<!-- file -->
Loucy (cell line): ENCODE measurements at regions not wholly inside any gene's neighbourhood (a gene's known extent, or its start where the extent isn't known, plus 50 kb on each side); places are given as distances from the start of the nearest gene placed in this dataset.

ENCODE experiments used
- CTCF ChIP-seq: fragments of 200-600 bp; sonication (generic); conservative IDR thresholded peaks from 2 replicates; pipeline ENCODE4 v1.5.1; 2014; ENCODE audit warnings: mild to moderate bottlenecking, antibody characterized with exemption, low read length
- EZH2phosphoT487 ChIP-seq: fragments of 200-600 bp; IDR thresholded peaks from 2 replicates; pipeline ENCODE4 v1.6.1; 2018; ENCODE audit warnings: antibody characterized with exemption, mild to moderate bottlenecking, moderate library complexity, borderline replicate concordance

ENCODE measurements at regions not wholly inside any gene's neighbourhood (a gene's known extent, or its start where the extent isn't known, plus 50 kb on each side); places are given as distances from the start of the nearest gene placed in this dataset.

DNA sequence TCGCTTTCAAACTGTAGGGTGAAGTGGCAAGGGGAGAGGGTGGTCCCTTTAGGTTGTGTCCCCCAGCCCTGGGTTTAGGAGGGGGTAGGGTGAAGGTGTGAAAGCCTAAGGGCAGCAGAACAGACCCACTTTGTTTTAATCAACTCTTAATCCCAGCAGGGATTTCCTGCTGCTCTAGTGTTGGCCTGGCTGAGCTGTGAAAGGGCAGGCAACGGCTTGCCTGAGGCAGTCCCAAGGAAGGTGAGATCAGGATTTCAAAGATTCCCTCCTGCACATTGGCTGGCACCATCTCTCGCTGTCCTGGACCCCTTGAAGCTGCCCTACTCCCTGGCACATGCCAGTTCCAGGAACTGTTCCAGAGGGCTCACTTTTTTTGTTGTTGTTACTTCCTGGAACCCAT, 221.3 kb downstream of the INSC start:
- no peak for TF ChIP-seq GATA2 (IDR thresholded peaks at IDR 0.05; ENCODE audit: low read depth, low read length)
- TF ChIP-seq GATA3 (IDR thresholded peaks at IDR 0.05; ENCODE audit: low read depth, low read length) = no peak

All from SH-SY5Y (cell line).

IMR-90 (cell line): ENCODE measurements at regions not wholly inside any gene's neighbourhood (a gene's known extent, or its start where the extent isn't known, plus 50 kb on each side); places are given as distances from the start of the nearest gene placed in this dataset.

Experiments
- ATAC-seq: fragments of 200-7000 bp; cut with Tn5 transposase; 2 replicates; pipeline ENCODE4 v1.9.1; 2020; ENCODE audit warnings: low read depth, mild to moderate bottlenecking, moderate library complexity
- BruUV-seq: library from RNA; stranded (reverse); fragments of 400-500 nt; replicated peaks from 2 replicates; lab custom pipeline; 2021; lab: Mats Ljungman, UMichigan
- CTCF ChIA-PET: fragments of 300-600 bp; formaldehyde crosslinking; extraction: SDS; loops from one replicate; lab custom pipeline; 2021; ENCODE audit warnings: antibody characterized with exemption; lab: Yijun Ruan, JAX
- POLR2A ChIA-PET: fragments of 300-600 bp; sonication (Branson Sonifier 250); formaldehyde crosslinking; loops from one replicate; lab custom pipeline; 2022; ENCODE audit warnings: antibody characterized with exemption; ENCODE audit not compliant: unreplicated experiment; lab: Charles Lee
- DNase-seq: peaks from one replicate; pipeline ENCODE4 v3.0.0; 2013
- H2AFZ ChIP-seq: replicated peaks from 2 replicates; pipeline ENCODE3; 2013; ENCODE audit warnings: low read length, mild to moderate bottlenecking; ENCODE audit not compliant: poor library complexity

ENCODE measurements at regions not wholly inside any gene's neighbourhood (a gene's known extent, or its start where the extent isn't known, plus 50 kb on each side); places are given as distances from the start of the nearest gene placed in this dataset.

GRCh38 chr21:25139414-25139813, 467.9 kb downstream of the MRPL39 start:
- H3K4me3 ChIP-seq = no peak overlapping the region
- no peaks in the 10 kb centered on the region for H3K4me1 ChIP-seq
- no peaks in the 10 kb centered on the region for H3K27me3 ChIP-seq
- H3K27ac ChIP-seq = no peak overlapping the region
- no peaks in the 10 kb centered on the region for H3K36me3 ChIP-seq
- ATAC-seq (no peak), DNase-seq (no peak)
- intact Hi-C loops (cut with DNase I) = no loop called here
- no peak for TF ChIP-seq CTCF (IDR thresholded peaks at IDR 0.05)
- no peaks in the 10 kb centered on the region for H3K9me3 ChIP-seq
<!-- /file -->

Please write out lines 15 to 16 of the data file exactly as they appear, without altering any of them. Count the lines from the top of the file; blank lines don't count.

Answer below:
- POLR2A ChIA-PET: fragments of 300-600 bp; sonication (Branson Sonifier 250); formaldehyde crosslinking; loops from one replicate; lab custom pipeline; 2022; ENCODE audit warnings: antibody characterized with exemption; ENCODE audit not compliant: unreplicated experiment; lab: Charles Lee
- DNase-seq: peaks from one replicate; pipeline ENCODE4 v3.0.0; 2013